THE FIRST DESIGN of a nuclear weapon in the United States was a gun-barrel assembly, in which two sub-critical masses of very highly enriched uranium (HEU), were brought together by normal artillery propellant in a short gun barrel into a single over-critical configuration. (Criticality defines the minimum amount of a fissionable material in a particular configuration and density capable of a self-sustaining chain reaction).
The second type of fission weapon is the implosion assembly, in which a high explosive (with a much faster detonation speed than the propellant used in a gun-type weapon) compresses fissile material so that it reaches a super-critical mass. Less fissile material is required for an implosion assembly because the critical mass varies inversely as the square of density.
A nuclear explosion requires an exponentially growing fission chain reaction in which a neutron causes fission, producing energy and liberating two or three neutrons, more than one of which on average goes on to cause another fission, and so on. This chain breeding of neutrons and consequent fission is terminated by the disassembly of the system caused by the rapid energy release resulting from the fission process. In both the gun-barrel and implosion-type assemblies, neutron sources were devised that would emit neutrons at the appropriate time, and rapidly enough so that the chain reaction would, with high probability, be initiated before the material disassembled mechanically at speeds similar to that with which it was assembled.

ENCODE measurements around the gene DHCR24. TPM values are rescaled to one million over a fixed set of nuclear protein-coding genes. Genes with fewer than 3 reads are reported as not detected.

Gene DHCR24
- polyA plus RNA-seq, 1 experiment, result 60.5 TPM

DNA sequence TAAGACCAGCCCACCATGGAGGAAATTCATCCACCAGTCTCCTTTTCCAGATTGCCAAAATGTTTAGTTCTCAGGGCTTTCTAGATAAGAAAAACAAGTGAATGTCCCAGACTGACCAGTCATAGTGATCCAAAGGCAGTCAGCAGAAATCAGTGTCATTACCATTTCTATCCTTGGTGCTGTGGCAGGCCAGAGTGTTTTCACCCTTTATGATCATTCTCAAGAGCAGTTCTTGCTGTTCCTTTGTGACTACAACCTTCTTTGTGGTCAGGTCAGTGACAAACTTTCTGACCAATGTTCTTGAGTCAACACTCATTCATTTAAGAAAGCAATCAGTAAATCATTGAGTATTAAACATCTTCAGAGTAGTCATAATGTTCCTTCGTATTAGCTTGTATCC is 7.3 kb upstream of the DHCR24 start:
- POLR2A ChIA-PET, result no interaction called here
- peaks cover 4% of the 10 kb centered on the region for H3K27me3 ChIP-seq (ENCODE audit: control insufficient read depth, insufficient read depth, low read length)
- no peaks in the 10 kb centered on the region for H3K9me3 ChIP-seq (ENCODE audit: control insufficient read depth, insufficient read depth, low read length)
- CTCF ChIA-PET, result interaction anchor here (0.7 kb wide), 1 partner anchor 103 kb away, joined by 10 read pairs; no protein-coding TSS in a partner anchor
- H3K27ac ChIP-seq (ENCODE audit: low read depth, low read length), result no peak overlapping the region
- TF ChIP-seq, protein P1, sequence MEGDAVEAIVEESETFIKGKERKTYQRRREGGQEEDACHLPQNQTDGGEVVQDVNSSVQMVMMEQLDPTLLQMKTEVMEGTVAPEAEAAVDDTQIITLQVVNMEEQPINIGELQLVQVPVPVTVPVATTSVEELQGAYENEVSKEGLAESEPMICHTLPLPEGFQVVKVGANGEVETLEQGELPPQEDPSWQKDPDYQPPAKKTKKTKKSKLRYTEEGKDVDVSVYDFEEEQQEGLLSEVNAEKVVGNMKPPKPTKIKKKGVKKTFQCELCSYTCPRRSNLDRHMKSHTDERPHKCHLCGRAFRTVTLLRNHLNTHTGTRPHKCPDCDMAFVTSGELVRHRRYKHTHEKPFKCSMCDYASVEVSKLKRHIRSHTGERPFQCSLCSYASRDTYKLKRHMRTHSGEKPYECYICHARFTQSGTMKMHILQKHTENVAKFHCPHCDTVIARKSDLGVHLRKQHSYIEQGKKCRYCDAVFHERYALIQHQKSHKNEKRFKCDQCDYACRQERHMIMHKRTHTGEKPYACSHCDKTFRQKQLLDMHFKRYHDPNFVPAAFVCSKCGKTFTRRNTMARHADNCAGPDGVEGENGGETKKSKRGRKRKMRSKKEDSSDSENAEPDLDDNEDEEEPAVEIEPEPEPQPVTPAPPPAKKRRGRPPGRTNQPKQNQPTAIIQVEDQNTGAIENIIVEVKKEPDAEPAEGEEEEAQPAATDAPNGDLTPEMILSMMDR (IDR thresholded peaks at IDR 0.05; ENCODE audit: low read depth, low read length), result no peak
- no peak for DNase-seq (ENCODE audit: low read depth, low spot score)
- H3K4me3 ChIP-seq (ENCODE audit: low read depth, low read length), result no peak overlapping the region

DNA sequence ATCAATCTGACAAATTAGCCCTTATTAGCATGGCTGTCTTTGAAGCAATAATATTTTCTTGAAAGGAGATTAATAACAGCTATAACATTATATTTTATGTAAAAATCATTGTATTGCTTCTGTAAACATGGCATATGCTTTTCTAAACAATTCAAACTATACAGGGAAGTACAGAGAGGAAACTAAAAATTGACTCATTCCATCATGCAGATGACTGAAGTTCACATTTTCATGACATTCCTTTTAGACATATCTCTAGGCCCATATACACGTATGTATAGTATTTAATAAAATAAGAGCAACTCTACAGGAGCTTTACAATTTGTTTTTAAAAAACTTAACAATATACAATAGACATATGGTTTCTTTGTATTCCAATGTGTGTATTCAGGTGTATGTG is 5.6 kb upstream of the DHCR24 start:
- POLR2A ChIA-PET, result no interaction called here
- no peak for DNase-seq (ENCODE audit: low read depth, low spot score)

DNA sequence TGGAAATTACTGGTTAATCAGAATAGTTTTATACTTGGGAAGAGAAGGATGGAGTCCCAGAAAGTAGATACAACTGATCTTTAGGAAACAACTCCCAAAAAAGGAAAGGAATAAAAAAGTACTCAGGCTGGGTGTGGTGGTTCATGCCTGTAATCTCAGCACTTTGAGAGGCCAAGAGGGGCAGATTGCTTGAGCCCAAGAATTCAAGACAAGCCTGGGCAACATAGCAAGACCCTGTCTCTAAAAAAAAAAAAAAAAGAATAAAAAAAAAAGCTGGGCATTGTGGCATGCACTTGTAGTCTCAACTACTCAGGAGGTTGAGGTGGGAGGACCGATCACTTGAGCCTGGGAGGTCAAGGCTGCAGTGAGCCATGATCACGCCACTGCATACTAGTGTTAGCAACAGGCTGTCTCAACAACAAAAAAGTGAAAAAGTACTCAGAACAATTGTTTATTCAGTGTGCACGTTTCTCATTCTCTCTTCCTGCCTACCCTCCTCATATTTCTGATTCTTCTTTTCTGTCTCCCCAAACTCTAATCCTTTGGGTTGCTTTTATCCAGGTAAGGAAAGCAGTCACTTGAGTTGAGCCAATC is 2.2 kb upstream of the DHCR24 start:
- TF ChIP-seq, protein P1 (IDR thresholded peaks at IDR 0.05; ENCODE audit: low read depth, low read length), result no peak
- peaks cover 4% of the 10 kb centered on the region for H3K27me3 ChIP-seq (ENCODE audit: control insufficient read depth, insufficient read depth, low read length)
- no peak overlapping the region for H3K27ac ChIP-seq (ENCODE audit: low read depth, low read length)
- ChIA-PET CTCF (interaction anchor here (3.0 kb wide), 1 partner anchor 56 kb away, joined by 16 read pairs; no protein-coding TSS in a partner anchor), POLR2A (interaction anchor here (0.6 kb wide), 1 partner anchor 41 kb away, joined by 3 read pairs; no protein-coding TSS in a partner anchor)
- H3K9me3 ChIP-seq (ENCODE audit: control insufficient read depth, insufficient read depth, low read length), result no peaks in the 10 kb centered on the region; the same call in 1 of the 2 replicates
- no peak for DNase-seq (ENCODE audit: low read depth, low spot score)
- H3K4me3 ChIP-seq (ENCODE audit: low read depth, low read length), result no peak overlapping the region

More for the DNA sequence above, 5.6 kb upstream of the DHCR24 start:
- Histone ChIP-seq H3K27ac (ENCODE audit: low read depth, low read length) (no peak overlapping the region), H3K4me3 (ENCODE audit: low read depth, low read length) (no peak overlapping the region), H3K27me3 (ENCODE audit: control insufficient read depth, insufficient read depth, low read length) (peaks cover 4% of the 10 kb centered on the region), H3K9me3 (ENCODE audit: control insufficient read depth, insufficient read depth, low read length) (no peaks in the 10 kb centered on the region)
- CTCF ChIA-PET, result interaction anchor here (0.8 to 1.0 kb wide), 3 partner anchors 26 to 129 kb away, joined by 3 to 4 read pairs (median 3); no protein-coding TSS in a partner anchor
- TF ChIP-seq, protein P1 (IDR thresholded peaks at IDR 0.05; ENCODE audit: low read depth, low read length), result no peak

In the fissionable materials used in nuclear weapons (U-235 and plutonium-239), the fission is caused mainly by fast neutrons, which travel only a distance of seven to 10 centimeters before colliding with a nucleus, so that each doubling of the neutron population occurs in about 0.01 microseconds (one-hundred millionth of a second). The power of compound interest is such that beginning with a single fission, the time required at this doubling interval to cause fission of 1 kilogram of fissionable material is the time required for 80 such doublings, or less than 1 microsecond (one millionth of a second). This corresponds to an energy release equivalent to about 17 kilotons (17,000 tons) of high explosive. The gun-type weapon used at Hiroshima, which contained approximately 60 kilograms of HEU, produced an energy release equivalent to about 15 kilotons of high explosive.
The Acquisition of a Weapon
The separation of U-235 from the 140-times-as-abundant isotope uranium-238 (U-238) in natural uranium is a costly and difficult process, which originally could not be counted on to provide fissile material as rapidly as was thought to be necessary in the U.S. weapon program during World War II. Accordingly, with the discovery of the new element plutonium (in particular, the Pu-239 isotope that is produced in natural-uranium nuclear reactors by the parasitic capture of neutrons by U-238), production reactors were built at Hanford, Washington. A reactor with a thermal power of 250 megawatts produces about 250 grams of plutonium per day. Approximately 6 kilograms of plutonium was used in the world's first nuclear explosion—the "Trinity" test conducted at Alamogordo, New Mexico, on July 16, 1945—and an identical weapon detonated over Nagasaki three days after Hiroshima.